Whenever human beings fail to live up to this responsibility, whenever we fail to care for creation and for our brothers and sisters, the way is opened to destruction and hearts are hardened. Tragically, in every period of history there are “Herods” who plot death, wreak havoc, and mar the countenance of men and women.
Please, I would like to ask all those who have positions of responsibility in economic, political and social life, and all men and women of goodwill: let us be “protectors” of creation, protectors of God’s plan inscribed in nature, protectors of one another and of the environment. Let us not allow omens of destruction and death to accompany the advance of this world! But to be “protectors”, we also have to keep watch over ourselves! Let us not forget that hatred, envy and pride defile our lives! Being protectors, then, also means keeping watch over our emotions, over our hearts, because they are the seat of good and evil intentions: intentions that build up and tear down! We must not be afraid of goodness or even tenderness!
Here I would add one more thing: caring, protecting, demands goodness, it calls for a certain tenderness. In the Gospels, Saint Joseph appears as a strong and courageous man, a working man, yet in his heart we see great tenderness, which is not the virtue of the weak but rather a sign of strength of spirit and a capacity for concern, for compassion, for genuine openness to others, for love. We must not be afraid of goodness, of tenderness!
Today, together with the feast of Saint Joseph, we are celebrating the beginning of the ministry of the new Bishop of Rome, the Successor of Peter, which also involves a certain power. Certainly, Jesus Christ conferred power upon Peter, but what sort of power was it? Jesus’ three questions to Peter about love are followed by three commands: feed my lambs, feed my sheep. Let us never forget that authentic power is service, and that the Pope too, when exercising power, must enter ever more fully into that service which has its radiant culmination on the Cross. He must be inspired by the lowly, concrete and faithful service which marked Saint Joseph and, like him, he must open his arms to protect all of God’s people and embrace with tender affection the whole of humanity, especially the poorest, the weakest, the least important, those whom Matthew lists in the final judgment on love: the hungry, the thirsty, the stranger, the naked, the sick and those in prison (cf. Mt 25:31-46). Only those who serve with love are able to protect!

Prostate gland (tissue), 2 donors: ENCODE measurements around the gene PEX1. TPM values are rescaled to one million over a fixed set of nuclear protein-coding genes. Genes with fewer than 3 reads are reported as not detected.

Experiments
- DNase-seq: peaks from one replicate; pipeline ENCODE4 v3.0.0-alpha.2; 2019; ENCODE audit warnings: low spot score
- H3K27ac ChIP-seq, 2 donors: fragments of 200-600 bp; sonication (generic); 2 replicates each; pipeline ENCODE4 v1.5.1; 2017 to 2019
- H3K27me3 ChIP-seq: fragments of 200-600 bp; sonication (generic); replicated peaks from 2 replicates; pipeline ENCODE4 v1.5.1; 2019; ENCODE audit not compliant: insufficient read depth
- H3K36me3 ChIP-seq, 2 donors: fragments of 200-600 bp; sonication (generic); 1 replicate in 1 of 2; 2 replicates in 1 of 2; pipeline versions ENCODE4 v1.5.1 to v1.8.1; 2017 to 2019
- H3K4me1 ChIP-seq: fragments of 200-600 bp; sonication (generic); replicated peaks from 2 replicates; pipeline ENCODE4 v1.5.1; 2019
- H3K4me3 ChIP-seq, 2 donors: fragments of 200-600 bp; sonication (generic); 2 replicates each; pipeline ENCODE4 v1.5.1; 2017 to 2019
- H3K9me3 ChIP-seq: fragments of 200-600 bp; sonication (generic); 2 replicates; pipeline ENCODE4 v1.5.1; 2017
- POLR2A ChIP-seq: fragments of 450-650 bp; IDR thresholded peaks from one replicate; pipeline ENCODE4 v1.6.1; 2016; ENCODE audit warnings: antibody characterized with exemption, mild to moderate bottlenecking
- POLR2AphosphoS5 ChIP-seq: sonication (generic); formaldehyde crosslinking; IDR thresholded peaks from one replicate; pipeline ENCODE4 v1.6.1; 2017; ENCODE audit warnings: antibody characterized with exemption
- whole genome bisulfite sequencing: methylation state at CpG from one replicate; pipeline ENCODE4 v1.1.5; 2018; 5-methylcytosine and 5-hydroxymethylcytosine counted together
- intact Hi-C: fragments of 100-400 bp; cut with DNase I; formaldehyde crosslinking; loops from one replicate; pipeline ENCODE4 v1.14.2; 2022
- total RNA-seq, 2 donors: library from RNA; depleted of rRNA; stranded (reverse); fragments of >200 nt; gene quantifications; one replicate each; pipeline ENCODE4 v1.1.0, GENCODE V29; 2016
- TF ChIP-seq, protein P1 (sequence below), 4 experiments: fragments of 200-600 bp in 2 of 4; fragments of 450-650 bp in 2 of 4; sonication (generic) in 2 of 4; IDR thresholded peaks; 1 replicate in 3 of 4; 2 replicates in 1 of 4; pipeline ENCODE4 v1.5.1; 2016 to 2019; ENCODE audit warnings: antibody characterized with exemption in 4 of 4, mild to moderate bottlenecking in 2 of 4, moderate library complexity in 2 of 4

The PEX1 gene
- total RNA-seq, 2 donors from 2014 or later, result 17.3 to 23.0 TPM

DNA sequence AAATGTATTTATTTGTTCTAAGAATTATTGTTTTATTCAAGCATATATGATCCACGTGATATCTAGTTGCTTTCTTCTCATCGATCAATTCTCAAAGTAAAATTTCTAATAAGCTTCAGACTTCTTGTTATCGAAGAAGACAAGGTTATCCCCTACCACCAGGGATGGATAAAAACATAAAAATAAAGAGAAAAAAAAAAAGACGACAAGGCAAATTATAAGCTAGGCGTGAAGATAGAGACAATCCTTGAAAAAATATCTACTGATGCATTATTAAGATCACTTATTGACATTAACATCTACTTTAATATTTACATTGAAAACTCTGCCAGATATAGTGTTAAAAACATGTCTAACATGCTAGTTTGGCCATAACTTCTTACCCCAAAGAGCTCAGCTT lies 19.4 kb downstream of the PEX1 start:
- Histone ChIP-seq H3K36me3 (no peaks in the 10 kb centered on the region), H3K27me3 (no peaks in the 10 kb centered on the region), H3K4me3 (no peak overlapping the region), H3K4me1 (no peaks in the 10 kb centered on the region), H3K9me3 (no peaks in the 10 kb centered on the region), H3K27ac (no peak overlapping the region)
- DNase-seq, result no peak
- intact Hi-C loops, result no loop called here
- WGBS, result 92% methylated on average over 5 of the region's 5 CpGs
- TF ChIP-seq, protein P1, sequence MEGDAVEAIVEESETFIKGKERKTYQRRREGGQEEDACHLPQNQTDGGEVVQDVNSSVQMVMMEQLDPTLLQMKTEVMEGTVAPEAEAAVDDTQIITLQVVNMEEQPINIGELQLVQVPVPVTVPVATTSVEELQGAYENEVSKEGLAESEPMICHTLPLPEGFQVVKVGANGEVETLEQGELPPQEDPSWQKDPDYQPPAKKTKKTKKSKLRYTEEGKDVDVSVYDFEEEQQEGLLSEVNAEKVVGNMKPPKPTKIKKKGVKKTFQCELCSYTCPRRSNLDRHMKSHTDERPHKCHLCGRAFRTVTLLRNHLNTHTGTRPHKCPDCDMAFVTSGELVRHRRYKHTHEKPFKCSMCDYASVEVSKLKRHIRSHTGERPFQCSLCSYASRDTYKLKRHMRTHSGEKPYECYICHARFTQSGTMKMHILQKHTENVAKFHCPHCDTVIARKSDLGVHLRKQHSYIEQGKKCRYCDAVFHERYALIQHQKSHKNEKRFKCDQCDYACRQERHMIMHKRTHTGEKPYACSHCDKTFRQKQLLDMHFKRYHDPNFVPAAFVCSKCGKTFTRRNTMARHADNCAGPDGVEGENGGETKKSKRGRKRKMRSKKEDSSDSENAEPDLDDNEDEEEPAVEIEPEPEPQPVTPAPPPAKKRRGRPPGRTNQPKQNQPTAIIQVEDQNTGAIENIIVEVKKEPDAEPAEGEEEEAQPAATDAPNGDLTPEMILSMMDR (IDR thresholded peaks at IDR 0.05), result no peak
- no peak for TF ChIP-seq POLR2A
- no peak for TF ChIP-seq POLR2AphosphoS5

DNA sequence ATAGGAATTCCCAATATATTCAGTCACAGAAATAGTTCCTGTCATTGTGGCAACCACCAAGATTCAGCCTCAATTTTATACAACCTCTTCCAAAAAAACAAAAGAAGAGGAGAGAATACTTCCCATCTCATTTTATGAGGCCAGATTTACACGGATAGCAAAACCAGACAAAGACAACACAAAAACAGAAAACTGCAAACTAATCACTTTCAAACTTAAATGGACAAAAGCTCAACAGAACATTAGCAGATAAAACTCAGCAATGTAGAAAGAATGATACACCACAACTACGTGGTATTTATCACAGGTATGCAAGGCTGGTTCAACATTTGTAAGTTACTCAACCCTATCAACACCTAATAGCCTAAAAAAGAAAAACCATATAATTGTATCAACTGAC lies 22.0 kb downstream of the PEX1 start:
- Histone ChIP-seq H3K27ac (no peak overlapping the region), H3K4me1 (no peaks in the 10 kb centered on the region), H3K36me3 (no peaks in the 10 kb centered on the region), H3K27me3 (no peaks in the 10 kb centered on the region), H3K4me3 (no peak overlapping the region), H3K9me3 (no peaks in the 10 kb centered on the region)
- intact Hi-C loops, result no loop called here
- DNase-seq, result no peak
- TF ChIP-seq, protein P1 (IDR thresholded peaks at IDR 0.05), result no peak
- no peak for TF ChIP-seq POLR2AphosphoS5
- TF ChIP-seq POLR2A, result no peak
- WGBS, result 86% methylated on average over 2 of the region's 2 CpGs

In the second reading, Saint Paul speaks of Abraham, who, “hoping against hope, believed” (Rom 4:18). Hoping against hope! Today too, amid so much darkness, we need to see the light of hope and to be men and women who bring hope to others. To protect creation, to protect every man and every woman, to look upon them with tenderness and love, is to open up a horizon of hope; it is to let a shaft of light break through the heavy clouds; it is to bring the warmth of hope! For believers, for us Christians, like Abraham, like Saint Joseph, the hope that we bring is set against the horizon of God, which has opened up before us in Christ. It is a hope built on the rock which is God.
To protect Jesus with Mary, to protect the whole of creation, to protect each person, especially the poorest, to protect ourselves: this is a service that the Bishop of Rome is called to carry out, yet one to which all of us are called, so that the star of hope will shine brightly. Let us protect with love all that God has given us!
I implore the intercession of the Virgin Mary, Saint Joseph, Saints Peter and Paul, and Saint Francis, that the Holy Spirit may accompany my ministry, and I ask all of you to pray for me! Amen.